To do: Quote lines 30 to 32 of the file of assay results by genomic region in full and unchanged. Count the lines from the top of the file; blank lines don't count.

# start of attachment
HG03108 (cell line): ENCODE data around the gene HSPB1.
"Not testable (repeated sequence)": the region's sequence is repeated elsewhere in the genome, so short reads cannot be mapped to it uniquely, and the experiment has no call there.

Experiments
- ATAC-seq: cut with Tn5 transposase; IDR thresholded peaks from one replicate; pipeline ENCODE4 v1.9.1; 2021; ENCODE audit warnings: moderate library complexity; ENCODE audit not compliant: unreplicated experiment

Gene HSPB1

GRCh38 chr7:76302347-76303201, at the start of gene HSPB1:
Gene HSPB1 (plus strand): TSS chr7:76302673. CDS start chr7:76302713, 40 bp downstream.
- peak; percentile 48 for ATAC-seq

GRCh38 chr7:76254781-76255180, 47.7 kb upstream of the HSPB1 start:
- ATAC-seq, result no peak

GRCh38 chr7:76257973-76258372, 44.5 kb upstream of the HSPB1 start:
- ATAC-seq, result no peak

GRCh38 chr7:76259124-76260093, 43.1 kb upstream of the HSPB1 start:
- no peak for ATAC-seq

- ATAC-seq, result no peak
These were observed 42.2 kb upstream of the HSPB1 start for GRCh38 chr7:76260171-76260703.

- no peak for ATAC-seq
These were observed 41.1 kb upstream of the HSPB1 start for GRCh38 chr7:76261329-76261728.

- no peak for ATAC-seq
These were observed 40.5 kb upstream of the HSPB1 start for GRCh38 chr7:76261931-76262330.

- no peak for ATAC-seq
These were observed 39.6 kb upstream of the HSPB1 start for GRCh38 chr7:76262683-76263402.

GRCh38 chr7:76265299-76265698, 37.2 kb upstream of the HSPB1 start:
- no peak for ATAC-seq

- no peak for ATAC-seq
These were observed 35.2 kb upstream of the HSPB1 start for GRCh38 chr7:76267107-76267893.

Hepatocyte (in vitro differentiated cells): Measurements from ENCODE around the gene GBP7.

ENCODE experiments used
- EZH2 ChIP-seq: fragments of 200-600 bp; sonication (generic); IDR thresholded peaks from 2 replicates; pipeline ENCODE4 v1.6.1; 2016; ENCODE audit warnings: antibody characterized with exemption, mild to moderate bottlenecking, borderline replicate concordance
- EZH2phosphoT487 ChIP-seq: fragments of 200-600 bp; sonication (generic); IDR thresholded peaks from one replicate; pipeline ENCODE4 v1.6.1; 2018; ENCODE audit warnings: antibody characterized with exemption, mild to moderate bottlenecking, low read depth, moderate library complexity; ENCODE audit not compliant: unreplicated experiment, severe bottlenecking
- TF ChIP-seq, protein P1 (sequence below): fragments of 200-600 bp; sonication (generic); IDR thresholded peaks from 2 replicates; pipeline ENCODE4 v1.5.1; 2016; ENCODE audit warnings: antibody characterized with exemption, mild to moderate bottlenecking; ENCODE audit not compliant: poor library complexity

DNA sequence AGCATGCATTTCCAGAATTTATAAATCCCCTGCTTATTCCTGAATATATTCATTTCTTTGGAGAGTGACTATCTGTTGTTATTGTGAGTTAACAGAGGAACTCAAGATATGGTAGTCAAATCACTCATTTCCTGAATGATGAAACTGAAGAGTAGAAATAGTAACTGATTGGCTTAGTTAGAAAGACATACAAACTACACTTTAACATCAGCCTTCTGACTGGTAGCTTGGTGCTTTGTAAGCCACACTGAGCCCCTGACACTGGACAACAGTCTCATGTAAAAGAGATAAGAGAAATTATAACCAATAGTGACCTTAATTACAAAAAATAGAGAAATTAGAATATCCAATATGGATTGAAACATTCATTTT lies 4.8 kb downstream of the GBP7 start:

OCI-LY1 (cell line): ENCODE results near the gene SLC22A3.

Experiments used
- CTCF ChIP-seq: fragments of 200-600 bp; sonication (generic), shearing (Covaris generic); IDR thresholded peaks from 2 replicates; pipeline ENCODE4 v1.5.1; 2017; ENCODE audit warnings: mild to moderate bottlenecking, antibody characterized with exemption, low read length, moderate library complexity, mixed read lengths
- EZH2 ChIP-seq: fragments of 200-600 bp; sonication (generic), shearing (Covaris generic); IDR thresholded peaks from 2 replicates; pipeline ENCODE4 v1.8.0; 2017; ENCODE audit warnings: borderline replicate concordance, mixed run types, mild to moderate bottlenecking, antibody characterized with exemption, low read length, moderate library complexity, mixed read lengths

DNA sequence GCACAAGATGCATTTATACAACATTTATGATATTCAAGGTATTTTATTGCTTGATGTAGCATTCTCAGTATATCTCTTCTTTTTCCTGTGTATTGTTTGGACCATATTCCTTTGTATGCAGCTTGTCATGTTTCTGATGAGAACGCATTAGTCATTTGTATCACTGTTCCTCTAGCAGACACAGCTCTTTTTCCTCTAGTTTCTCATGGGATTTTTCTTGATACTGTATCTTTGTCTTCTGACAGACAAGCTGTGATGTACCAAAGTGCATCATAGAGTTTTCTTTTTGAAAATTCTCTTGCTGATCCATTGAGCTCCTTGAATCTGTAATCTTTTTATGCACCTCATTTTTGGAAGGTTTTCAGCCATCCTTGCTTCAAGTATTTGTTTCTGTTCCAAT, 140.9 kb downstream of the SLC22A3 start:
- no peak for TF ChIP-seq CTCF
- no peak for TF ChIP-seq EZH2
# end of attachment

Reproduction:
- EZH2phosphoT487 ChIP-seq: fragments of 200-600 bp; sonication (generic); IDR thresholded peaks from one replicate; pipeline ENCODE4 v1.6.1; 2018; ENCODE audit warnings: antibody characterized with exemption, mild to moderate bottlenecking, low read depth, moderate library complexity; ENCODE audit not compliant: unreplicated experiment, severe bottlenecking
- TF ChIP-seq, protein P1 (sequence below): fragments of 200-600 bp; sonication (generic); IDR thresholded peaks from 2 replicates; pipeline ENCODE4 v1.5.1; 2016; ENCODE audit warnings: antibody characterized with exemption, mild to moderate bottlenecking; ENCODE audit not compliant: poor library complexity

DNA sequence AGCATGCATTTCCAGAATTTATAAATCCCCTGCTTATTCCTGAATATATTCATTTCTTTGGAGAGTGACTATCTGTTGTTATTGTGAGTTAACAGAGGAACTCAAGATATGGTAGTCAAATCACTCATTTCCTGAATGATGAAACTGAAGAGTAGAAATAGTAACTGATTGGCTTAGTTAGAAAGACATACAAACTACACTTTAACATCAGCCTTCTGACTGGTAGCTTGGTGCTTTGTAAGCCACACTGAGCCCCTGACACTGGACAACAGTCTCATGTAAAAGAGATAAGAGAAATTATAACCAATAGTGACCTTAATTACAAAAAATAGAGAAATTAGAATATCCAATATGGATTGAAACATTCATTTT lies 4.8 kb downstream of the GBP7 start: